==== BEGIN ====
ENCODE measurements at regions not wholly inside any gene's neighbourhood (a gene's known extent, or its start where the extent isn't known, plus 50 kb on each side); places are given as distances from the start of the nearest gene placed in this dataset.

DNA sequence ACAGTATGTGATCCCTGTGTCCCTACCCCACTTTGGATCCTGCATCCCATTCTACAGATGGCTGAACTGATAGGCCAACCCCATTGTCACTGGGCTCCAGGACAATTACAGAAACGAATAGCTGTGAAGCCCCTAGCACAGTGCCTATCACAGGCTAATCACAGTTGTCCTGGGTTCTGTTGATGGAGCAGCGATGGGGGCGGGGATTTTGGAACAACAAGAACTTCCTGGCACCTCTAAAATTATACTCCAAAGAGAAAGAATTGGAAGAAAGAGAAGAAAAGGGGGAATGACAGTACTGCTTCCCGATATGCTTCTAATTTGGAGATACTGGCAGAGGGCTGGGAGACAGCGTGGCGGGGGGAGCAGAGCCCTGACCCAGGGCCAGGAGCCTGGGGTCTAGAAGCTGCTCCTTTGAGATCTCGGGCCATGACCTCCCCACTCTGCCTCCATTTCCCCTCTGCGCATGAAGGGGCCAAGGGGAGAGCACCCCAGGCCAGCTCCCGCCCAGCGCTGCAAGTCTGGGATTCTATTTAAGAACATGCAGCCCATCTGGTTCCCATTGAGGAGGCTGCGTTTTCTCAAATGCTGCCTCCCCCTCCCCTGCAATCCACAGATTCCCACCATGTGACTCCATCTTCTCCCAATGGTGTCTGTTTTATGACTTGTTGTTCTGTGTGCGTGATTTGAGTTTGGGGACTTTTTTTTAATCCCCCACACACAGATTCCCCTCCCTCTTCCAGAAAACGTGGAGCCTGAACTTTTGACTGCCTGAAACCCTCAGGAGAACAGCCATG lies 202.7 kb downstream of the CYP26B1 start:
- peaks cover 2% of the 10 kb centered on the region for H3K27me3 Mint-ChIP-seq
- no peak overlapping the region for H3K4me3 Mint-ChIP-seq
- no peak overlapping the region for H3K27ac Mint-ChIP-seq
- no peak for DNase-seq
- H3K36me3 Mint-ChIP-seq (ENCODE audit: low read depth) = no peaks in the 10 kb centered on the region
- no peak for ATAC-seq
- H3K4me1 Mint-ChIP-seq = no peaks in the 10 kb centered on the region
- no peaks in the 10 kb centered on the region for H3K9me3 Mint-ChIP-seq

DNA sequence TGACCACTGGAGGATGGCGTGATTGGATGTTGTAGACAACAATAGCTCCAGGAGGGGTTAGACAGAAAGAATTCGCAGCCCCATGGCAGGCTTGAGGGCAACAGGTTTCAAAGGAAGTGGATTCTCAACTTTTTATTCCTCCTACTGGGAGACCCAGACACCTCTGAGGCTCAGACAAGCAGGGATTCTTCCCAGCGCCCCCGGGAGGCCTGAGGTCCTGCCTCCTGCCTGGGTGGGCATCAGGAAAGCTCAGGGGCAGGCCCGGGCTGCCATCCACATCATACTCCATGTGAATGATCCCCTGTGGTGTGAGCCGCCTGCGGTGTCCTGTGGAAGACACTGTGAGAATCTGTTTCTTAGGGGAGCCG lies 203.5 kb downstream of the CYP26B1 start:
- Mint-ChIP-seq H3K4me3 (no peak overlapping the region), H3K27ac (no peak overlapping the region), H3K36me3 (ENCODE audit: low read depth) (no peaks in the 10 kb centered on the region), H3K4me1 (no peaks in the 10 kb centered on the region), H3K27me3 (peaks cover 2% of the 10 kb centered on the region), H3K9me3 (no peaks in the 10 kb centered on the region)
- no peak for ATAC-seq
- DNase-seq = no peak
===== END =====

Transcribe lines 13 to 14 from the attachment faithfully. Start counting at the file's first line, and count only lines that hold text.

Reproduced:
- no peak for ATAC-seq
- DNase-seq = no peak